Light in August


William Faulkner

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Light in August Study Guide

Welcome to the LitCharts study guide on William Faulkner's Light in August. Created by the original team behind SparkNotes, LitCharts are the world's best literature guides.

Brief Biography of William Faulkner

William Faulkner was one of four brothers who grew up in Oxford, Mississippi. He received a thorough education at home from both his mother and his nanny, Canny Barr, and was an excellent student at school. He was named after his grandfather, a Civil War hero named William Clark Falkner. (Indeed, Faulkner was actually born “Falkner,” but changed his name after a typesetter misspelled it and Faulkner decided to go along with it.) Faulkner began writing in his teens, although he at first found it difficult to get his work published. He attended the University of Mississippi but did not do well and dropped out after three semesters. He moved to New Orleans and published his first novel, Soldier’s Pay, in 1926. He married Estelle Oldham in 1929, the same year he began writing one of his most famous works, As I Lay Dying. Faulkner’s success as a writer was mixed during his lifetime. Although he achieved much acclaim and won the Nobel Prize in Literature, some publishers and critics were hostile to his experimental style, and he struggled to maintain financial security. He suffered from alcoholism, and died at the age of 64 following a heart attack.
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Historical Context of Light in August

Light in August is set around the same time it was written, 1932. As such, the major historical events relevant to the novel are the aftermath of slavery, the Civil War, and the First World War, as well as the Great Depression, Prohibition, and the beginning of the Jim Crow Era. All of these events are manifest in Light in August; for example, the prevalence of violence and moral transgression in the novel can be seen as a product of the ongoing legacy of slavery, the Civil War, and the First World War. The obsession with Joe Christmas’s ambiguous racialization, meanwhile, is part of the effort to (re)assert strict racial categories, segregation, and oppression following the brief moment of hope and freedom that took place during the Reconstruction era. Indeed, the lynching of Christmas represents the staggering number of lynchings that took place during this period, as white rage and resentment against black freedom resulted in horrific violence. (Mississippi, where the novel is set, had the highest rate of lynchings of any state.)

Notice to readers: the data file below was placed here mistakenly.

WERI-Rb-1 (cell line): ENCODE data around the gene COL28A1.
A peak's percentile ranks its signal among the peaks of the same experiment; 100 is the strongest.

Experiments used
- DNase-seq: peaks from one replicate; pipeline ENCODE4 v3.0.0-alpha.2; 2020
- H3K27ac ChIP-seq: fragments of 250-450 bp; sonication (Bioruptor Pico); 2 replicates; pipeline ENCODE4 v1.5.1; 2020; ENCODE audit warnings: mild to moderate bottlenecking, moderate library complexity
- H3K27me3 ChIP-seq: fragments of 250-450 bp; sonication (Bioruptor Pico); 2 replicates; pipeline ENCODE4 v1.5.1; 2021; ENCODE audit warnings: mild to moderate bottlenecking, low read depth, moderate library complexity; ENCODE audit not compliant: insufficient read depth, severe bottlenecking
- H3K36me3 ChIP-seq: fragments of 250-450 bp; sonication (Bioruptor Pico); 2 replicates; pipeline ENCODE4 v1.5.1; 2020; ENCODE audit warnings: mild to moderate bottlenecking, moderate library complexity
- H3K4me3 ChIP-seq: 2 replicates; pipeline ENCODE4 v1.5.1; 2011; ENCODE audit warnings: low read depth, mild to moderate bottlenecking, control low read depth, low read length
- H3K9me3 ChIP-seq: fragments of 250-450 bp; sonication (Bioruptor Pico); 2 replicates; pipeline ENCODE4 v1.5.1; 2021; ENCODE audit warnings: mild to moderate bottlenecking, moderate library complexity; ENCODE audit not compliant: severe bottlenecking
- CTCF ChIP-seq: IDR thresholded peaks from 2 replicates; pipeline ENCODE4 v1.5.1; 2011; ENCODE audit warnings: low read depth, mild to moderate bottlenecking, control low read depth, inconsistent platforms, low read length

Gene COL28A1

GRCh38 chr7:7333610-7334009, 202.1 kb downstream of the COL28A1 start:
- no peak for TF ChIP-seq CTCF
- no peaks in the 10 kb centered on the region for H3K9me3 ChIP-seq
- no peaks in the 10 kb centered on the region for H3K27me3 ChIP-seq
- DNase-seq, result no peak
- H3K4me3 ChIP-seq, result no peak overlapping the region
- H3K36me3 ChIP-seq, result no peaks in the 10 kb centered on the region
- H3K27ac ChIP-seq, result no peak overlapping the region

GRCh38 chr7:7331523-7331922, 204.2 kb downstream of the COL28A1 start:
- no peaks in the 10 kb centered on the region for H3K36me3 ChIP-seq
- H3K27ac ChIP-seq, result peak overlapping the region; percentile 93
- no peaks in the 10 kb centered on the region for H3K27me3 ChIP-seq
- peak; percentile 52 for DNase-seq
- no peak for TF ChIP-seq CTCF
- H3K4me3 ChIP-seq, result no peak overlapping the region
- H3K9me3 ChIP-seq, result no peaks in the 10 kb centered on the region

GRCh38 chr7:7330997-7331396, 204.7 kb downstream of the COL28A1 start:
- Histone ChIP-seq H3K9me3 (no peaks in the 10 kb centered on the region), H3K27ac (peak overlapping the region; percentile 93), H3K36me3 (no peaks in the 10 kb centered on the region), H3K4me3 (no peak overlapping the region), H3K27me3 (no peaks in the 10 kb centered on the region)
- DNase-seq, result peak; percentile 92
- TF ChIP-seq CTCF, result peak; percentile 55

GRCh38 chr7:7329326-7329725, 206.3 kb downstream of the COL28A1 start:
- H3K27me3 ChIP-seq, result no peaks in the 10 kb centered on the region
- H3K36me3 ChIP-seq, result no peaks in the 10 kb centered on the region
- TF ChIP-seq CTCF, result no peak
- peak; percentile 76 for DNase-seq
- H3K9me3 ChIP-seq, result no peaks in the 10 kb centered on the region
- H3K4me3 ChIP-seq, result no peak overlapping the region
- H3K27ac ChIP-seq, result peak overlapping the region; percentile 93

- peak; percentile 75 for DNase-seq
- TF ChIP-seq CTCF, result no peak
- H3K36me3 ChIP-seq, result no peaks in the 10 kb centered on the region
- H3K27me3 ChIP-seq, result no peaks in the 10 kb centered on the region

Other Books Related to Light in August

The two main genres into which Light in August falls are modernism and Southern Gothic literature. As such, it is similar to other books in the Southern Gothic tradition, such as Carson McCullers’ The Heart is a Lonely Hunter, which also addresses the theme of outcasts and misfits in the South. The works of other Southern Gothic writers Truman Capote and Flannery O’Connor, meanwhile, depict grotesque violence in a similar way to Light in August. At the same time, Faulkner was also influenced by modernist writers based in Europe, such as James Joyce, author of Ulysses. Light in August also bears similarities to Jean Toomer’s Cane, another novel that explores race and the small-town South through the genre of modernism.
Key Facts about Light in August
  • Full Title: Light in August
  • When Written: 1932
  • Where Written: Lafayette County, Mississippi
  • When Published: 1932
  • Literary Period: American Modernist Period
  • Genre: Southern Gothic novel, American Modernist novel
  • Setting: Jefferson, Yoknapatawpha County, Mississippi (fictionalized version of Lafayette County, Mississippi)
  • Climax: Joes Christmas kills Joanna; Grimm kills Christmas
  • Antagonist: Joe Christmas, Mr. Hines
  • Point of View: Third person narrator

Extra Credit for Light in August

Recurring Fiction. Yoknapatawpha County, where Light in August is takes place, is a fictional county where Faulkner set many of his novels.

Ideological Uncertainty. Light in August was initially embraced by the Nazi regime, who saw it as supportive of white supremacy and rural conservatism. However, the regime then had a shift in opinion and banned the book.